Hurricane Florence grew stronger as it barreled toward the Southeast coast Monday, rapidly intensifying into a Category 4 storm as officials from Virginia to Florida warned residents to prepare for a potentially devastating hit.
Only an hour earlier, the National Hurricane Center said Florence had strengthened into a Category 3 storm. But the agency then tweeted at noon Florence had grown again to a Category 4, with maximum sustained winds near 130 mph.
Florence is currently 575 miles south-southeast of Bermuda and about 1,230 miles east-southeast of Cape Fear, North Carolina, moving west at 13 mph.
North and South Carolina are anticipated to bear the brunt, according to forecasters. In North Carolina, evacuations were already underway: Dare County officials issued a mandatory evacuation on Monday for Hatteras Island in the Outer Banks, and ordered more evacuations for other areas of the county beginning Tuesday morning.
Gov. Roy Cooper, D-N.C., warned residents to take the threat of the storm seriously.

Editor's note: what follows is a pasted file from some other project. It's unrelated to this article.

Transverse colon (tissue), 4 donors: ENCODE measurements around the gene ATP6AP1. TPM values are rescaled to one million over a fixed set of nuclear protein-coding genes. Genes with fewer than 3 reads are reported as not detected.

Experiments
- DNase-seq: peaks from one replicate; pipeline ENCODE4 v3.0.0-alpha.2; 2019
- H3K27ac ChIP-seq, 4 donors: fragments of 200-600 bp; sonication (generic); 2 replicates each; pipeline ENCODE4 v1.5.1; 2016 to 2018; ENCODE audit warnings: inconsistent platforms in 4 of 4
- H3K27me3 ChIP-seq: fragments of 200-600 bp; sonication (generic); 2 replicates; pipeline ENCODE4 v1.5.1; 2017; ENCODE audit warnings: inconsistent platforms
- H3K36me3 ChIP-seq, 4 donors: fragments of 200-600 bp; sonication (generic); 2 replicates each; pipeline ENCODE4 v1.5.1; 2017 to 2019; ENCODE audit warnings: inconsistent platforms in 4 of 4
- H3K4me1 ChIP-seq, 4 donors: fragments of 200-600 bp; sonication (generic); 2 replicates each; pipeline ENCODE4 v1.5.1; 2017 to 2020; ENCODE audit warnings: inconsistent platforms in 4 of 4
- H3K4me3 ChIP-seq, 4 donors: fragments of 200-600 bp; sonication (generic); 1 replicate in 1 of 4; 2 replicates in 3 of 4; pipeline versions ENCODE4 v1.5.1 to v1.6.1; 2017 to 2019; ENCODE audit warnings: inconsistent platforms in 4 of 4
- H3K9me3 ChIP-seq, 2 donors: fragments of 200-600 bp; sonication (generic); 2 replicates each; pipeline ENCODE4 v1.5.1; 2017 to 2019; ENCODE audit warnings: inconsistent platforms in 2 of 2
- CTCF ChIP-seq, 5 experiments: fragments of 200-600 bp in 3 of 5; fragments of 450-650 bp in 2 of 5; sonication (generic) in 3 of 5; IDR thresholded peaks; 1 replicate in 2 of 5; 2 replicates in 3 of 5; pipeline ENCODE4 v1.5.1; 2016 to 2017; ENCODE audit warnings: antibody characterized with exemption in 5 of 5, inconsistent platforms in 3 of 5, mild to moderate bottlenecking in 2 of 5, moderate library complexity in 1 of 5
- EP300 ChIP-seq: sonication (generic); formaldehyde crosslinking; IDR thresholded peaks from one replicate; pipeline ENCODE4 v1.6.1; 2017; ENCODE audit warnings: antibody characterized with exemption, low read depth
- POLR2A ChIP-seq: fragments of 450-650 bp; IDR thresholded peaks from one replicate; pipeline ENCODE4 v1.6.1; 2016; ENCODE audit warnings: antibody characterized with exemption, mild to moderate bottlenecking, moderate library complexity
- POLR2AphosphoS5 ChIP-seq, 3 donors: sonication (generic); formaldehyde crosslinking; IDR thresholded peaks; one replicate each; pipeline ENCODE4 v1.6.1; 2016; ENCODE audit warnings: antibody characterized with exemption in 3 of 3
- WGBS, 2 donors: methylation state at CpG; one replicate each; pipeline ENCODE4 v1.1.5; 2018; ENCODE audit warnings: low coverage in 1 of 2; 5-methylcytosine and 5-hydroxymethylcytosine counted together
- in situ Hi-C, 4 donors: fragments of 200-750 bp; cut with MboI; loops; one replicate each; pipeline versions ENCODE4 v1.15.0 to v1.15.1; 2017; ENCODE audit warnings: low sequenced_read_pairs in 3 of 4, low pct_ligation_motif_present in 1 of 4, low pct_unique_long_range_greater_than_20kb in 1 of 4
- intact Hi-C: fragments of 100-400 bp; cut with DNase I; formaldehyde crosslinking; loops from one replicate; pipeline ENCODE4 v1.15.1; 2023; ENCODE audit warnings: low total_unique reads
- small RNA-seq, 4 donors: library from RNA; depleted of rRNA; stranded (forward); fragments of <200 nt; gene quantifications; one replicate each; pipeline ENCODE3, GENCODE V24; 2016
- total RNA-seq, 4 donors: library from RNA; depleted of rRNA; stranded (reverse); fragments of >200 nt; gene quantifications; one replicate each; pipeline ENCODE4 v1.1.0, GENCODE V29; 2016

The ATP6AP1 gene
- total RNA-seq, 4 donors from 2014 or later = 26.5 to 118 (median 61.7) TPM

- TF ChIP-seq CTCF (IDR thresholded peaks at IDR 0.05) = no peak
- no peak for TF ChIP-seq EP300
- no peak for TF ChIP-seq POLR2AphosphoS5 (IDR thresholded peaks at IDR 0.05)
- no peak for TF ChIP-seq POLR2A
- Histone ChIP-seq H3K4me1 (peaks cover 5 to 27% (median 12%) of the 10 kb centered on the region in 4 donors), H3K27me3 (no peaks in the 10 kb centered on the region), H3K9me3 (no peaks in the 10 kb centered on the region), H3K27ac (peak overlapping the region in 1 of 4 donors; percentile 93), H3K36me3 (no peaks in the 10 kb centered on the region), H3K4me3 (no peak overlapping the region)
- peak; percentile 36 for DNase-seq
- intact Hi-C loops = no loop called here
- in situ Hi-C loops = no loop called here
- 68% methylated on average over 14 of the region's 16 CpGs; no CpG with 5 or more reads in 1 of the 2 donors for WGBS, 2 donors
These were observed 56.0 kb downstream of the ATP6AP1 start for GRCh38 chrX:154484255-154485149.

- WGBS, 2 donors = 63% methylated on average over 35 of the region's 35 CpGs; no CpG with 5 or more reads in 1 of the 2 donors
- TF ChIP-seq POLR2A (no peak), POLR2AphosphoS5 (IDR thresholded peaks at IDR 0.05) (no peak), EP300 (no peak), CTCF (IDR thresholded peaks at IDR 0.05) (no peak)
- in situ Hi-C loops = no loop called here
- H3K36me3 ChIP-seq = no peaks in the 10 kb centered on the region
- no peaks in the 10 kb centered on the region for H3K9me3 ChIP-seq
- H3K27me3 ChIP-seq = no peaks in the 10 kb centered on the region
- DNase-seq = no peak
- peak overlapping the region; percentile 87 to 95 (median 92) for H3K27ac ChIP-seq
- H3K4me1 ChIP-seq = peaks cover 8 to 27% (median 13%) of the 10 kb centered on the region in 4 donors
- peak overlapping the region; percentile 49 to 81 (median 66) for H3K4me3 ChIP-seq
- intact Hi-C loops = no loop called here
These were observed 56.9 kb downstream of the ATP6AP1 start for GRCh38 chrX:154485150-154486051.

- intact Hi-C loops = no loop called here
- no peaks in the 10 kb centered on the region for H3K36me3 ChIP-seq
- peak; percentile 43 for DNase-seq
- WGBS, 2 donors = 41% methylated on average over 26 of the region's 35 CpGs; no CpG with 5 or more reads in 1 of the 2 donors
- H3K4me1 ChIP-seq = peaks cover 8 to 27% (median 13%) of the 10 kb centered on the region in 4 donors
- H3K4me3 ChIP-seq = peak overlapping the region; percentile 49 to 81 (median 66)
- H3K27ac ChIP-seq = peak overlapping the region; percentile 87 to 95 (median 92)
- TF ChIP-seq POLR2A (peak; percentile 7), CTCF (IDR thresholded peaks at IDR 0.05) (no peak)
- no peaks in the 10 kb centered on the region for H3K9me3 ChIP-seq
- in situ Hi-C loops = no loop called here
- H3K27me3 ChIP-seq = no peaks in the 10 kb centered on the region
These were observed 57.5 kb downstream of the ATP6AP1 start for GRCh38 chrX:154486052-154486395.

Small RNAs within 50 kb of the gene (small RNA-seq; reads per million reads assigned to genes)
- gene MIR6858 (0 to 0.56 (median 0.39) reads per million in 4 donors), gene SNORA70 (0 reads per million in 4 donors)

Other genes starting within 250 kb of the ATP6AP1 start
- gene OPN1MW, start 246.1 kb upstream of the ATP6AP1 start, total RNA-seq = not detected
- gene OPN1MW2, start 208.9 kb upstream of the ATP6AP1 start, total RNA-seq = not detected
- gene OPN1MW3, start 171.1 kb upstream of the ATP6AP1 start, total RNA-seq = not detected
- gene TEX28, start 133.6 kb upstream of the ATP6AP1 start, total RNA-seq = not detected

“The forecast places North Carolina in the bull’s-eye of Hurricane Florence, and the storm is rapidly getting stronger,” he said. “When weather forecasters tell us ‘life-threatening,’ we know that it is serious.”
North Carolina should brace for three dangers from Florence, Cooper said: coastal ocean surges, strong winds, and island flooding.
“All parts of the state could be affected by the storm,” Cooper said at a press conference on Monday morning, warning that power outages could last for “awhile.”
Cooper added that he has already activated 200 National Guard troops, and asked President Donald Trump for a disaster declaration ahead of the storm so federal help can be made available as quickly as possible.
Cooper declared a state of emergency for North Carolina over the weekend. The governors of South Carolina and Virginia also declared states of emergency in advance.
On Sunday, South Carolina’s state emergency management agency tweeted it was “preparing for the possibility of a large-scale disaster.”
The hurricane is expected to approach the coast of South Carolina or North Carolina on Thursday, according to the National Hurricane Center.
A Trump campaign rally scheduled for Friday in Jackson, Miss., was canceled due to the storm.
by Elizabeth Chuck, NBCNews